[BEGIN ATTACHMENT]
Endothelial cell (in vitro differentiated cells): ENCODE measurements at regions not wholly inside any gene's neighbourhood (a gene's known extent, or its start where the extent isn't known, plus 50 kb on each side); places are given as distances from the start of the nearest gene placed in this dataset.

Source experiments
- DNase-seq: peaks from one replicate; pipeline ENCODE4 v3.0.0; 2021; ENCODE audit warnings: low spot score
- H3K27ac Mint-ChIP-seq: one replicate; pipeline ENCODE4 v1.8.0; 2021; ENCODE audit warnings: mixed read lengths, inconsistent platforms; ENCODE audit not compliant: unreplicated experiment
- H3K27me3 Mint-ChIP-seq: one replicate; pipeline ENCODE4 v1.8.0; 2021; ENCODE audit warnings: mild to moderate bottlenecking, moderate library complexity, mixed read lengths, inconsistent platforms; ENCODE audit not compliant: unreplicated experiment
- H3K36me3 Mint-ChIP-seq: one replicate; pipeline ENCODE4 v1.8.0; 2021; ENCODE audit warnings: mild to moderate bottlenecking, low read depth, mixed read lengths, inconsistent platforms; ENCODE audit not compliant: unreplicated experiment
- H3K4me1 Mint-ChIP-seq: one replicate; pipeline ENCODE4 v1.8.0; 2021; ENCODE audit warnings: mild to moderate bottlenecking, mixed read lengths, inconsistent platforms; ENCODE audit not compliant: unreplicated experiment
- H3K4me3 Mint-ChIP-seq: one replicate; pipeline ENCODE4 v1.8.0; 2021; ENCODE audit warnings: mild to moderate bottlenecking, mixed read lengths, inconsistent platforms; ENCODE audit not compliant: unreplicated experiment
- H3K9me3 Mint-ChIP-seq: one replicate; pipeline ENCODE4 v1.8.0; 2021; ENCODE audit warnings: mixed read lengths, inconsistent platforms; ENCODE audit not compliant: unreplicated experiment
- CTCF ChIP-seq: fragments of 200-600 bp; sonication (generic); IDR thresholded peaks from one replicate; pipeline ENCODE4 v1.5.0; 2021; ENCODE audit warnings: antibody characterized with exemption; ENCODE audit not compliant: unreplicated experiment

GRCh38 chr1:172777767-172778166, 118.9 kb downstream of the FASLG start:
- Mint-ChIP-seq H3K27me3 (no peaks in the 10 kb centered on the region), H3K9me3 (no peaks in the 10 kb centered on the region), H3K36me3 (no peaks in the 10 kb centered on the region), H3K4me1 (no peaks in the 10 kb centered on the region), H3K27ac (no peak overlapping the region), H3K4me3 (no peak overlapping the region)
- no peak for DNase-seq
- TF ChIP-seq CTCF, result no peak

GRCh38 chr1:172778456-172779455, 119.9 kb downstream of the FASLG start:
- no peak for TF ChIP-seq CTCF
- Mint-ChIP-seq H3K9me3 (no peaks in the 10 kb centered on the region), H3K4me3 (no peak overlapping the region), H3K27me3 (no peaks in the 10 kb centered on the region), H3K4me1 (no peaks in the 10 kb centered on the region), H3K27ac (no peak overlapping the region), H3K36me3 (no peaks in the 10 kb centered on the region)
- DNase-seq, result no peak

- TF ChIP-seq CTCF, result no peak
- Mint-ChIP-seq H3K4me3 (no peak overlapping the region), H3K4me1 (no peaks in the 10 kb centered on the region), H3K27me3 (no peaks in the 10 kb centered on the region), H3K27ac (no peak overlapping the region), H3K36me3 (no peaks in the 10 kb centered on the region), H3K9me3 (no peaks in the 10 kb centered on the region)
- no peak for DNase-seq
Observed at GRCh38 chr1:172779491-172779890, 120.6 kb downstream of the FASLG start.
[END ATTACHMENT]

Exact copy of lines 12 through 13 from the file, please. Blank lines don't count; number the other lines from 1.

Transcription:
- Mint-ChIP-seq H3K27me3 (no peaks in the 10 kb centered on the region), H3K9me3 (no peaks in the 10 kb centered on the region), H3K36me3 (no peaks in the 10 kb centered on the region), H3K4me1 (no peaks in the 10 kb centered on the region), H3K27ac (no peak overlapping the region), H3K4me3 (no peak overlapping the region)
- no peak for DNase-seq